The mother of a special-needs boy shared a heartwarming story last week about her son’s encounter with a college football team.
“I don’t even know where to begin, my heart is so full,” Mandy Moore Cosper wrote in an Friday Facebook post. “I’m still in awe over so many things from tonight.”
Cosper’s son, Colt, had been invited to Victory Day at Iowa State University, a special event in which the school’s football team showers love and attention on special-needs children.
“They try on helmets, sprint out of the tunnel and score a touchdown,” Eric Hanson of KCCI-TV wrote in a Facebook post of his own. “The kids LOVE it. Pure joy.”
But Colt was having a hard day. In fact, every day is a challenge for Colt, who has Doose Syndrome –“a rare and intractable form of epilepsy” that causes him to have up to 50 seizures a day, according to the Little Al Foundation website.
“This year was such a different experience from last year,” Mandy Cosper wrote in her post. “Colt’s body is weaker…he tires out easily… he gets very overwhelmed with loud noise and big crowds…He gets overstimulated very easily…He is not as social and keeps more to himself.
“Colt wasn’t feeling great tonight, he was sore from his new feeding tube that was placed at the hospital earlier today, and was exhausted outside in the heat.
“Colt lost his balance, and fell down the cement stairs coming out of the locker room. His arms and legs were scraped and bleeding. He was sobbing from the pain and embarrassment of the fall.
“He had a full-blown panic attack when he was announced on the field. I carried him out with his head buried in me, his body shaking and his teeth sinking into my shoulder. The noise from the band and announcer was too much, he was crying and begging me to take him away from the noise.”
“I thought we were going to have to leave,” Mandy Cosper wrote.
That’s when the ISU football team and coach Matt Campbell stepped in and saved the day.
Colt quickly calmed down and joined in on the fun, his mother said.
“He was a gentle giant, and couldn’t be more perfect for Colt,” the boy’s mother wrote. “He was so patient and kind, with the biggest heart. He was trying to make the night perfect for Colt and our family.”
Akinshilo gave Colt and his sister Presley ISU hats. He gave Colt a football, as well as his own football gloves.
“Colt literally thinks they are magic,” Mandy wrote, regarding the gloves.
“When being around so many people and all of the loud noise on the field became too much for Colt, Funto hung out with Colt up in the stands where it was quieter.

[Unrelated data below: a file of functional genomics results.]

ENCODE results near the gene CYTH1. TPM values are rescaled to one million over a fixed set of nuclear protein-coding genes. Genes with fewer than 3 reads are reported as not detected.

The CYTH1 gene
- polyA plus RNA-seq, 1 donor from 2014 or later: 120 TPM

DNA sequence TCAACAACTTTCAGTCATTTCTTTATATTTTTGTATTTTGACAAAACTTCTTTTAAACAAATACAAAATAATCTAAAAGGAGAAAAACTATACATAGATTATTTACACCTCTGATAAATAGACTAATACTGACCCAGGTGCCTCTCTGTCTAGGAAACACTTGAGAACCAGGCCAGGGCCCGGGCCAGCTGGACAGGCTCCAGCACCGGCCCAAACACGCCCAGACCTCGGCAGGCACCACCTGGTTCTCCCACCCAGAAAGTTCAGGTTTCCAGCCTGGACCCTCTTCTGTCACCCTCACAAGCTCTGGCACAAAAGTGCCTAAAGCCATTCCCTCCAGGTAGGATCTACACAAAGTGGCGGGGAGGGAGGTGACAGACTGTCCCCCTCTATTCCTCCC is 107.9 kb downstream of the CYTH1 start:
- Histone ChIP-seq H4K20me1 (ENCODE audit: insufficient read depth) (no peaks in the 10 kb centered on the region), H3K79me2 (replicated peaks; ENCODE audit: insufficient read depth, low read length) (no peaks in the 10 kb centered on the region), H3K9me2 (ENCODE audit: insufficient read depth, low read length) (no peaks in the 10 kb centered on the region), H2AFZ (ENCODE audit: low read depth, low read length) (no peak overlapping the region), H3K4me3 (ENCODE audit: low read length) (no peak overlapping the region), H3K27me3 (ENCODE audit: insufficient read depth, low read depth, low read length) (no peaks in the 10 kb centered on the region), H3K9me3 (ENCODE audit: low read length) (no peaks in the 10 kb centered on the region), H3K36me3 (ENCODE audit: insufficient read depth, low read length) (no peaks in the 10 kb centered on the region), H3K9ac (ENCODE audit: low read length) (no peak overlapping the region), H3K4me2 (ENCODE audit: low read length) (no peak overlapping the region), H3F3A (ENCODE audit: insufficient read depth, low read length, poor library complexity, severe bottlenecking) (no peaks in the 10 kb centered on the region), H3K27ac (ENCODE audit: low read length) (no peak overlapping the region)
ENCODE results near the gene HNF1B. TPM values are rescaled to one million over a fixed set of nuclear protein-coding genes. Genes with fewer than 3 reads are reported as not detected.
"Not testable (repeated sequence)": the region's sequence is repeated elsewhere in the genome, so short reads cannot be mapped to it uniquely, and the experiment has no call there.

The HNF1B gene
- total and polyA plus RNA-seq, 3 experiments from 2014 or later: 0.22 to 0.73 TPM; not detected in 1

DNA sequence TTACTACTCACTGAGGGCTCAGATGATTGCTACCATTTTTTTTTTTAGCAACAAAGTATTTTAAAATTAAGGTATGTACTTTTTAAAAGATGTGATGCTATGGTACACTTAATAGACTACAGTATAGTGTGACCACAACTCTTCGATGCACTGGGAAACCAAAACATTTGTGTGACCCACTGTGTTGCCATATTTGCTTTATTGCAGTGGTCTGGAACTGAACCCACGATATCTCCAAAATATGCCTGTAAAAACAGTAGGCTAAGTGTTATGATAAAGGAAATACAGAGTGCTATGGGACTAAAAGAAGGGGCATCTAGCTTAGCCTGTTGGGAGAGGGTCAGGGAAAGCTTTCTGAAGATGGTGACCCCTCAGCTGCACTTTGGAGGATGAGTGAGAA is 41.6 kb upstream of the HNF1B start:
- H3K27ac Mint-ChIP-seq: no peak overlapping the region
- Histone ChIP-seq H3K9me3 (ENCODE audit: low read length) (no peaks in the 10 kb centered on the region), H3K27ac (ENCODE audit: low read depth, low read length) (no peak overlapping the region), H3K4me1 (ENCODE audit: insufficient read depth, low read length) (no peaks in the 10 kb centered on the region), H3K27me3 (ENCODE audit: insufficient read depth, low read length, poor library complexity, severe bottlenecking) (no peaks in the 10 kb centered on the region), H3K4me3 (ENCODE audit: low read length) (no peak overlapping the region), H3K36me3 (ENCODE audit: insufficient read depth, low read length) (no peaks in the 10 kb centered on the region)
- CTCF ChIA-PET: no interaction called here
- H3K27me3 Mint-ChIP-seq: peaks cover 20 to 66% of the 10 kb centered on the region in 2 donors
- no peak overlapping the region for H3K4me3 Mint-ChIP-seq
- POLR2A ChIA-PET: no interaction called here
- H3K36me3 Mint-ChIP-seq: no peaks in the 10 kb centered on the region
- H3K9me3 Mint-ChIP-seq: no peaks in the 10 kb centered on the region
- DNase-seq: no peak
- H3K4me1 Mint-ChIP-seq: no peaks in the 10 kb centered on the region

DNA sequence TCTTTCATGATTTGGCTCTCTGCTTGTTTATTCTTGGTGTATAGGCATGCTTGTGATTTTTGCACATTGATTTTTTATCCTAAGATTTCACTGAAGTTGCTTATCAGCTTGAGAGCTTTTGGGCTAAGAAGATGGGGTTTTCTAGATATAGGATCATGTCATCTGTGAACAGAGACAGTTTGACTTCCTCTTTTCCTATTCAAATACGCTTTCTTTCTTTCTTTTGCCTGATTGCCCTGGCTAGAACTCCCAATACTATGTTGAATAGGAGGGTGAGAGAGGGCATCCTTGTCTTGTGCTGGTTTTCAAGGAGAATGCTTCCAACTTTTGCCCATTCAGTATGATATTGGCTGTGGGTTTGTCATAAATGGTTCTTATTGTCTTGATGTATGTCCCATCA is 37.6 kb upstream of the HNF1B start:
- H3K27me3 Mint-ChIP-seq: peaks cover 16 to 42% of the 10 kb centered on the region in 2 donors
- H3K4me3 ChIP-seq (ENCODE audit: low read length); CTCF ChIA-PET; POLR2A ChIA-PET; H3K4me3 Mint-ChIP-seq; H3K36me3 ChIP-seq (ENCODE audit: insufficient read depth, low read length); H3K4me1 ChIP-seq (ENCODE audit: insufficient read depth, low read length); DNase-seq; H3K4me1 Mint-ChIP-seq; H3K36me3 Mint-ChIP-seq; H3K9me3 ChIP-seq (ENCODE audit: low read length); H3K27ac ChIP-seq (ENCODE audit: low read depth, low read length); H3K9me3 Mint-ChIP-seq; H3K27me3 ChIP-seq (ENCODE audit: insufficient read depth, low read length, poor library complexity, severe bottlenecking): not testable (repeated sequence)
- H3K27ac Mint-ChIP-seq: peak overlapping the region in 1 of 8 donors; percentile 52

“He even took us to a quiet space and showed Colt and PJ a big statue of Jack Trice. He played with my wild one (Presley) and included her in all of the fun.
“It’s not always easy and comfortable being around special kids like Colt,” she wrote of Akinshilo. “He was an absolute natural, and didn’t seem a bit phased by some of Colt’s behaviors.”
Mandy Cosper shared a photo of one special moment between Colt and Akinshilo, in which the large athlete is gently dabbing at the little boy’s mouth with the hem of Colt’s football jersey.
KCCI’s Eric Hanson was one of many who have been touched by the scene. “That’s more than a chin wipe,” he wrote. “It’s compassion within minutes of meeting a child.”
Hanson shared the note Colt’s mother had sent him, explaining the significance of the moment.
“Mandy Cosper sent it to me and writes, ‘Hi! I saw you at ISU Victory Day and wanted to share a picture of my son with football player Funto Akinshilo,” she told Hanson. “Colt has a neurological disorder that causes him to drool a lot. I was getting ready to take a picture of the two of them, and Funto stopped me, because he noticed Colt had some drool on his chin.
“He wiped his chin, and it was one of the sweetest moments I’ve ever experienced in my life.’”
Hanson said he believes the ISU football players love Victory Day as much as their young visitors — and they possibly love it even more. “This picture is proof,” he wrote.
Mandy Cosper said she wishes more college teams would hold events like ISU’s Victory Day.
“It is not only meaningful to the children with special needs, but it’s an experience that will help the players walk away with a new outlook and understanding of children with unique needs,” she wrote.
“I was crying the entire time watching the joy shared between the football players and kids on the field. It was absolute magic.”
This article appeared originally on The Western Journal.